Growth differentiation factor 15 deficiency protects against atherosclerosis by attenuating CCR2-mediated macrophage chemotaxis

Saskia C.A. De Jager, Beatriz Bermúdez, Ilze Bot, Rory R. Koenen, Martine Bot, Annemieke Kavelaars, Vivian De Waard, Cobi J. Heijnen, Francisco J.G. Muriana, Christian Weber, Theo J.C. Van Berkel, Johan Kuiper, Se Jin Lee, Rocio Abia, Erik A.L. Biessen

Research output: Contribution to journalArticlepeer-review

109 Scopus citations


Growth differentiation factor (GDF) 15 is a member of the transforming growth factor β (TGF-β) superfamily, which operates in acute phase responses through a currently unknown receptor. Elevated GDF-15 serum levels were recently identified as a risk factor for acute coronary syndromes. We show that GDF-15 expression is up-regulated as disease progresses in murine atherosclerosis and primarily colocalizes with plaque macrophages. Hematopoietic GDF-15 deficiency in low density lipoprotein receptor-/- mice led to impaired initial lesion formation and increased collagen in later lesions. Although lesion burden in GDF-15-/- chimeras was unaltered, plaques had reduced macrophage infiltrates and decreased necrotic core formation, all features of improved plaque stability. In vitro studies pointed to a TGFβRII-dependent regulatory role of GDF-15 in cell death regulation. Importantly, GDF-15-/- macrophages displayed reduced CCR2 expression, whereas GDF-15 promoted macrophage chemotaxis in a strictly CCR2- and TGFβRII-dependent manner, a phenomenon which was not observed in G protein-coupled receptor kinase 2+/- macrophages. In conclusion, GDF-15 deletion has a beneficial effect both in early and later atherosclerosis by inhibition of CCR2-mediated chemotaxis and by modulating cell death. Our study is the first to identify GDF-15 as an acute phase modifier of CCR2/TGFβRII-dependent inflammatory responses to vascular injury.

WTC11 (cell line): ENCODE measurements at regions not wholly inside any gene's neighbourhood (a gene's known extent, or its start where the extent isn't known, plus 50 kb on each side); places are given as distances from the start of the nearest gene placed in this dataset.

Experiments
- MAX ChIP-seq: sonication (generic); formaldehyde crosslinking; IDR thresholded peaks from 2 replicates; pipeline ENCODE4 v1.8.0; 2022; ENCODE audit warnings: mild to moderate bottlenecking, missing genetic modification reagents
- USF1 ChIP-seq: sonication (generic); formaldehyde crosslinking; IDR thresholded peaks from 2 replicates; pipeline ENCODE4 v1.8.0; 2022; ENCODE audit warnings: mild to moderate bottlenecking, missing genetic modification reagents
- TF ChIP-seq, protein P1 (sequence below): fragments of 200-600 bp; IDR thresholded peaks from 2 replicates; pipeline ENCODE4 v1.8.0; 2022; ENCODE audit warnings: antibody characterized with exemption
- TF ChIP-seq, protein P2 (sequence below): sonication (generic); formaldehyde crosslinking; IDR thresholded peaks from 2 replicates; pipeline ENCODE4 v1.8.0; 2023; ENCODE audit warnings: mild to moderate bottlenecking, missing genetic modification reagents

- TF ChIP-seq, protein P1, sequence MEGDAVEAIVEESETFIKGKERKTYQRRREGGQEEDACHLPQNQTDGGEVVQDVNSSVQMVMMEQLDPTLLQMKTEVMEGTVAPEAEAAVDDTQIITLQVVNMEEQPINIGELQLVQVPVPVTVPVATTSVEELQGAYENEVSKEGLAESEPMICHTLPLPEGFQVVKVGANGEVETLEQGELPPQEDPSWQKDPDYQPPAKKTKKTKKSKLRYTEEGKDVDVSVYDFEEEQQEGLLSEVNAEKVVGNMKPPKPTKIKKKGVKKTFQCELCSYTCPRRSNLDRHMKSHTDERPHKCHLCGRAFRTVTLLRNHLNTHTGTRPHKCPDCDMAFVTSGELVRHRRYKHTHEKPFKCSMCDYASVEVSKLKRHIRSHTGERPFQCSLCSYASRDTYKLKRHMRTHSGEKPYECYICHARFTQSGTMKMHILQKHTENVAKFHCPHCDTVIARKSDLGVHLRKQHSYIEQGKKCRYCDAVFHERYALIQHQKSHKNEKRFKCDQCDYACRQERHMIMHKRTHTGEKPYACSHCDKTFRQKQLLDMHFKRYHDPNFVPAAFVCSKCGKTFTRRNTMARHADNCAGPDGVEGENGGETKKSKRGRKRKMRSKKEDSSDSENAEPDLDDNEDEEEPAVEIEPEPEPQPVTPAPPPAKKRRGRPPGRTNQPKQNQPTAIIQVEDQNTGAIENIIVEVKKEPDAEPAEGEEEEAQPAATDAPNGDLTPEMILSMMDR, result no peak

Original languageEnglish (US)
Pages (from-to)217-225
Number of pages9
JournalJournal of Experimental Medicine
Issue number2
StatePublished - Feb 14 2011

ASJC Scopus subject areas

  • General Medicine


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